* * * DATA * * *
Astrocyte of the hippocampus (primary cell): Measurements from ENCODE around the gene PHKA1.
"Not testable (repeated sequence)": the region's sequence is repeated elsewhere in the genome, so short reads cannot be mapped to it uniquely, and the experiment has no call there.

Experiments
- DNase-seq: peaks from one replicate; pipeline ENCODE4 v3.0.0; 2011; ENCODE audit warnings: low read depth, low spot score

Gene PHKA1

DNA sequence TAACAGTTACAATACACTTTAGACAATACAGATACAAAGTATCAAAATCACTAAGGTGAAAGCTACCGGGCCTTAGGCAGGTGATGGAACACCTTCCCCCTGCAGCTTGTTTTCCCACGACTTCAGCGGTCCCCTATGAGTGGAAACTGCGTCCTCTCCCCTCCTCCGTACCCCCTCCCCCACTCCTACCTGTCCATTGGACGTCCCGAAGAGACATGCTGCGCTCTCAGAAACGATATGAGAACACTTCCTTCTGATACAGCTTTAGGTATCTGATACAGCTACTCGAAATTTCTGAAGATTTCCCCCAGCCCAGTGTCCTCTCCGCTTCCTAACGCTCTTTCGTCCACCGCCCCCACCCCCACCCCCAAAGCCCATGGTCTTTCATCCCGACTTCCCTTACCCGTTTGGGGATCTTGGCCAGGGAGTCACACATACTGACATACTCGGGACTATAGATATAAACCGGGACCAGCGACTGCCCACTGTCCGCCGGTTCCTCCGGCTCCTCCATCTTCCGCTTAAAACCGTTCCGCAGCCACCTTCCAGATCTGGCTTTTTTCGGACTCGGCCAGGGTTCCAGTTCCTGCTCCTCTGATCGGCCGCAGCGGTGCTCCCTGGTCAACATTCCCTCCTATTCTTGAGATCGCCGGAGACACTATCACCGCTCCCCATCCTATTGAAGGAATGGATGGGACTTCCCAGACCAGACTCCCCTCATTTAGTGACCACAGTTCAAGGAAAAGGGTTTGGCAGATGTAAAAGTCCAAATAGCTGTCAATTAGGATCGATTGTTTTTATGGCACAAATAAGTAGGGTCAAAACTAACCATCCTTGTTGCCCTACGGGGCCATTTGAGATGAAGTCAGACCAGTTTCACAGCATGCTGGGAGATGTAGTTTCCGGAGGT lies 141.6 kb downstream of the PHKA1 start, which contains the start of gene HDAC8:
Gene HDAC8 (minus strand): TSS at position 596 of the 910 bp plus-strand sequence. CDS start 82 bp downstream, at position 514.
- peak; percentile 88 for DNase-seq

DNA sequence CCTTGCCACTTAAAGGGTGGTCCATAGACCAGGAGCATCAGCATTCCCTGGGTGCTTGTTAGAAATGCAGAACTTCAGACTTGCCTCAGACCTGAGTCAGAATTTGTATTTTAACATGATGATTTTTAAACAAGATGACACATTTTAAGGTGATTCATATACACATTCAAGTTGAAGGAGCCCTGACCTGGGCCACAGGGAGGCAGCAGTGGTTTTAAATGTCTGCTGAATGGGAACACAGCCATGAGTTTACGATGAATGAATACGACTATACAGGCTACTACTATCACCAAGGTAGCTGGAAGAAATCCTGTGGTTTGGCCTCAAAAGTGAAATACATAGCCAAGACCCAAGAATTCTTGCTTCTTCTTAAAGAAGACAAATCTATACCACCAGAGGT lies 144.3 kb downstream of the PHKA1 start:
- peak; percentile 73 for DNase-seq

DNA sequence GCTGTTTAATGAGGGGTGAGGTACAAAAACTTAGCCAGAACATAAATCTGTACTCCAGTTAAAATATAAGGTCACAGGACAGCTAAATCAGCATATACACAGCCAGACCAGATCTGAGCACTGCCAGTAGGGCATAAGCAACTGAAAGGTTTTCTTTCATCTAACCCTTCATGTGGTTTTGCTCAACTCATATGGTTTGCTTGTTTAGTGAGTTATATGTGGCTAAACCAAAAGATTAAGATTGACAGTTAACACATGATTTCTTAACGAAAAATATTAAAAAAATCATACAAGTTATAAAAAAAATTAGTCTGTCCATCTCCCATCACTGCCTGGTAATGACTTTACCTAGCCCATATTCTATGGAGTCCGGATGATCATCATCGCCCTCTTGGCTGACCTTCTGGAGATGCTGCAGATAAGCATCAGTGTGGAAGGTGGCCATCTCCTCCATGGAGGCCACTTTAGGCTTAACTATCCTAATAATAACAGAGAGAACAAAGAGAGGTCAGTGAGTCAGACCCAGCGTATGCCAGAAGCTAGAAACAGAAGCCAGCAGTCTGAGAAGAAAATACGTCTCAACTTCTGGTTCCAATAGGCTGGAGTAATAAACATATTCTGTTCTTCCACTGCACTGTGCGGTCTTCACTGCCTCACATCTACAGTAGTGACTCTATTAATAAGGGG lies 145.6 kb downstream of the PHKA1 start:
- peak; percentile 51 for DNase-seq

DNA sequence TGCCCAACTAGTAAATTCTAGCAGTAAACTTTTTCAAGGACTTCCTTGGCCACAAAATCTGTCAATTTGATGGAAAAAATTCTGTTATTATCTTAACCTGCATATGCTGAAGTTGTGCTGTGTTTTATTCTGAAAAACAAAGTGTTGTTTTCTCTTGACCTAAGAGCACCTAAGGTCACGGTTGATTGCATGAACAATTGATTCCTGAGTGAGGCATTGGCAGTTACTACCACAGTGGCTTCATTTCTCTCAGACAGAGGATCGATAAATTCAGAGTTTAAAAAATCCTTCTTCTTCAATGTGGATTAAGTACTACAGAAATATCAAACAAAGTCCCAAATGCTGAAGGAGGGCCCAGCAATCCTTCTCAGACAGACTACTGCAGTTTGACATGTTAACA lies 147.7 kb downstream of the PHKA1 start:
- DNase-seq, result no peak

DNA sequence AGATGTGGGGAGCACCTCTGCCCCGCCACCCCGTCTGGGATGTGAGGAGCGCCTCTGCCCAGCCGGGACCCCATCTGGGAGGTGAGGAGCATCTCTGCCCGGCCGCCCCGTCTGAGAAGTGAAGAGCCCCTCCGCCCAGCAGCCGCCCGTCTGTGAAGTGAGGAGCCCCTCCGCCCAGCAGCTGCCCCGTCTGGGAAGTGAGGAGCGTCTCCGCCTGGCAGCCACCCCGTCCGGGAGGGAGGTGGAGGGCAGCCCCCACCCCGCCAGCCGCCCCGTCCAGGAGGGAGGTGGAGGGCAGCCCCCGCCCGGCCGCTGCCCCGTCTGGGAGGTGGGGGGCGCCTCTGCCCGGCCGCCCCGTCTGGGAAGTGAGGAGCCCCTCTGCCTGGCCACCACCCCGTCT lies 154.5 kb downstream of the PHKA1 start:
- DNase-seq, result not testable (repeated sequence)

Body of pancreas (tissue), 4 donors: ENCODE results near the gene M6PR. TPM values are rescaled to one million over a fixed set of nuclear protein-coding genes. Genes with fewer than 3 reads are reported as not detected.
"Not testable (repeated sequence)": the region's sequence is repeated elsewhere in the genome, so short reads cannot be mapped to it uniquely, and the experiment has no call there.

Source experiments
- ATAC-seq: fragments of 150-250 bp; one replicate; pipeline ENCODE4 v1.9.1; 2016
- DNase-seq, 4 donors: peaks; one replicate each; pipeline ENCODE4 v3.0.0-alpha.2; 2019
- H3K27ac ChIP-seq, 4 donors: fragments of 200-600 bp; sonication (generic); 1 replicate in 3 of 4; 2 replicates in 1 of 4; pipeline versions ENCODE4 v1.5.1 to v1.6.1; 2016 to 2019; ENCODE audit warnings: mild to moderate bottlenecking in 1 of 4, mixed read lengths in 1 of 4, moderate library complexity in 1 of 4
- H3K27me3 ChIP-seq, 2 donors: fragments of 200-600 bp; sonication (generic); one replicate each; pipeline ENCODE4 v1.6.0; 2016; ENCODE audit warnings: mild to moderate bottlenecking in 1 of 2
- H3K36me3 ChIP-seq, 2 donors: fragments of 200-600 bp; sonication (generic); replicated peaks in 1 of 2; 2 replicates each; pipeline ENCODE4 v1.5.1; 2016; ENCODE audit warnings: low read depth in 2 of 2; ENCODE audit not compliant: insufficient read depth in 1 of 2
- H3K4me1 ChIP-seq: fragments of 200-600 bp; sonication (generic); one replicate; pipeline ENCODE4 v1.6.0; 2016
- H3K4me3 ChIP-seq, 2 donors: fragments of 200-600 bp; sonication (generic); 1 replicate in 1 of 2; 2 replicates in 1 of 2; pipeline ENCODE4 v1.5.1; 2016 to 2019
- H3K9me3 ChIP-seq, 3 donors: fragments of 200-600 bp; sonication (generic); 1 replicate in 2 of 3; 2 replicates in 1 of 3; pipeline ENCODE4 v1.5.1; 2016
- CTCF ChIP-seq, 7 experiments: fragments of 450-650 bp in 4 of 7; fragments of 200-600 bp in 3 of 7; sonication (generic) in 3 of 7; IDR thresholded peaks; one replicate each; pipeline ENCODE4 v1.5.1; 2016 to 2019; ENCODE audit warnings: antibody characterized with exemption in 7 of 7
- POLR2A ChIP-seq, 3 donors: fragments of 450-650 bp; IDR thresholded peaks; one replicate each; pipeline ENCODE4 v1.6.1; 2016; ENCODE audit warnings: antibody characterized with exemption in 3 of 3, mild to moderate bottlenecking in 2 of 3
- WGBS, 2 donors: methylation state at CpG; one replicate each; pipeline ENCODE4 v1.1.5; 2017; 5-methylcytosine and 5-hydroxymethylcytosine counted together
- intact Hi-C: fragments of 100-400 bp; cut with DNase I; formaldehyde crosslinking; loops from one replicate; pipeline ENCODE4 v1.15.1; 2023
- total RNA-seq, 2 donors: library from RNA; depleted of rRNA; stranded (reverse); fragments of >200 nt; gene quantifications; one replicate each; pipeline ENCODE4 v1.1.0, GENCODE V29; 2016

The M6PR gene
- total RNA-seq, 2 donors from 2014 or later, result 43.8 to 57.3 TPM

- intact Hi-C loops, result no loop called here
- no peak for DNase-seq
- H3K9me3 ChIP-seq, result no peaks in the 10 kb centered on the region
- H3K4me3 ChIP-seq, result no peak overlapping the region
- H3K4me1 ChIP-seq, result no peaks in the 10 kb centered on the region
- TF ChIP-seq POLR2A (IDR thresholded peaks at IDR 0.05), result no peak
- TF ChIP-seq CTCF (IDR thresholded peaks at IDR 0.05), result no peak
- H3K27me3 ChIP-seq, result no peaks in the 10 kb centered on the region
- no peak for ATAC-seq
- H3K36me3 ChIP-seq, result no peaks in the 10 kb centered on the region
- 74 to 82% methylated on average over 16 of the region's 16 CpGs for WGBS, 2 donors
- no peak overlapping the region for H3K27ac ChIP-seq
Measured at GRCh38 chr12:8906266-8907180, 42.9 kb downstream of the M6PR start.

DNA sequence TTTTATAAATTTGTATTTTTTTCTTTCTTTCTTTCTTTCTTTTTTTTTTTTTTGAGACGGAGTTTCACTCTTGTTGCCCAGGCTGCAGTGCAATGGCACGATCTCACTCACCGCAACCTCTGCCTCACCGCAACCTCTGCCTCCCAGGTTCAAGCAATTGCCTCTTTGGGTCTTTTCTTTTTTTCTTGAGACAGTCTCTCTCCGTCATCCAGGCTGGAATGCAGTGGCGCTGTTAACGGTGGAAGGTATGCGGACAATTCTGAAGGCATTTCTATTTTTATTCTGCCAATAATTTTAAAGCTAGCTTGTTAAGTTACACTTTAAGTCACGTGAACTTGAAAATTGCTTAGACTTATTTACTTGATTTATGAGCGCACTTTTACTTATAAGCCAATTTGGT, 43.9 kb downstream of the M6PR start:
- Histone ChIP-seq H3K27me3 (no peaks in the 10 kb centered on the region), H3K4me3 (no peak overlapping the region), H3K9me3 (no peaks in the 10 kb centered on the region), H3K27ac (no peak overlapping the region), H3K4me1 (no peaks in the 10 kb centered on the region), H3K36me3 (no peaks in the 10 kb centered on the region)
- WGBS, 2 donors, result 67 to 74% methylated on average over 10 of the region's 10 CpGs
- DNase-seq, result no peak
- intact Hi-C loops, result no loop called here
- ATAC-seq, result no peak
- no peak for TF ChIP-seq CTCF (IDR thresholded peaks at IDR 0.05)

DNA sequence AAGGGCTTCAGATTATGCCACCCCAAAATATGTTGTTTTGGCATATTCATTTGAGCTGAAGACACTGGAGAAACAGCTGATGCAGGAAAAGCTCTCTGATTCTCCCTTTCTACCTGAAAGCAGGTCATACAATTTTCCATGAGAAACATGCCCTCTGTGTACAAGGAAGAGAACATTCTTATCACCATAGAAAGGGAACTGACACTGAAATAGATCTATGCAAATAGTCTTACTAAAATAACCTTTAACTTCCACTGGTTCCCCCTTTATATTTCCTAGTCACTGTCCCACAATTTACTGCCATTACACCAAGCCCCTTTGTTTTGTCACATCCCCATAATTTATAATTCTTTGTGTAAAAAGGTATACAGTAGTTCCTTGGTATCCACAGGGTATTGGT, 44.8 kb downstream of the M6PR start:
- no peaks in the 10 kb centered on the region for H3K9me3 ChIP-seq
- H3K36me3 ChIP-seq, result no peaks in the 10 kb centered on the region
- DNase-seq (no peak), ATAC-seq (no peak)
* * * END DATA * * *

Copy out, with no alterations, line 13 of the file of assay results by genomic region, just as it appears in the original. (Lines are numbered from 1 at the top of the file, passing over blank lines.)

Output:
DNA sequence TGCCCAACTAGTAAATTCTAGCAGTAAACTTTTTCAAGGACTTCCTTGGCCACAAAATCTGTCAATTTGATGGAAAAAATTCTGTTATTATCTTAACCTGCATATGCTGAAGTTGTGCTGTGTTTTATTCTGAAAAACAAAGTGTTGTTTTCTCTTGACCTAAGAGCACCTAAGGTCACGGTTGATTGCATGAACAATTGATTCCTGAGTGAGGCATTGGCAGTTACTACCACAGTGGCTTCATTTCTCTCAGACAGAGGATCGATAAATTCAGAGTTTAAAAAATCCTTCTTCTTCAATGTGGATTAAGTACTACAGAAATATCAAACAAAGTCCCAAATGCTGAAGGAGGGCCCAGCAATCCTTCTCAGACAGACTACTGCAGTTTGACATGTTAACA lies 147.7 kb downstream of the PHKA1 start: